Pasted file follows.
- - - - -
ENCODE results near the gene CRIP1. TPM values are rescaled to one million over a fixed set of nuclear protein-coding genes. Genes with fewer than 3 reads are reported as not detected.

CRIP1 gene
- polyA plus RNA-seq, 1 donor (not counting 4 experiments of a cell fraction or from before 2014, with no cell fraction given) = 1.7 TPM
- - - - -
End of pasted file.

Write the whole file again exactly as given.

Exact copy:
ENCODE results near the gene CRIP1. TPM values are rescaled to one million over a fixed set of nuclear protein-coding genes. Genes with fewer than 3 reads are reported as not detected.

CRIP1 gene
- polyA plus RNA-seq, 1 donor (not counting 4 experiments of a cell fraction or from before 2014, with no cell fraction given) = 1.7 TPM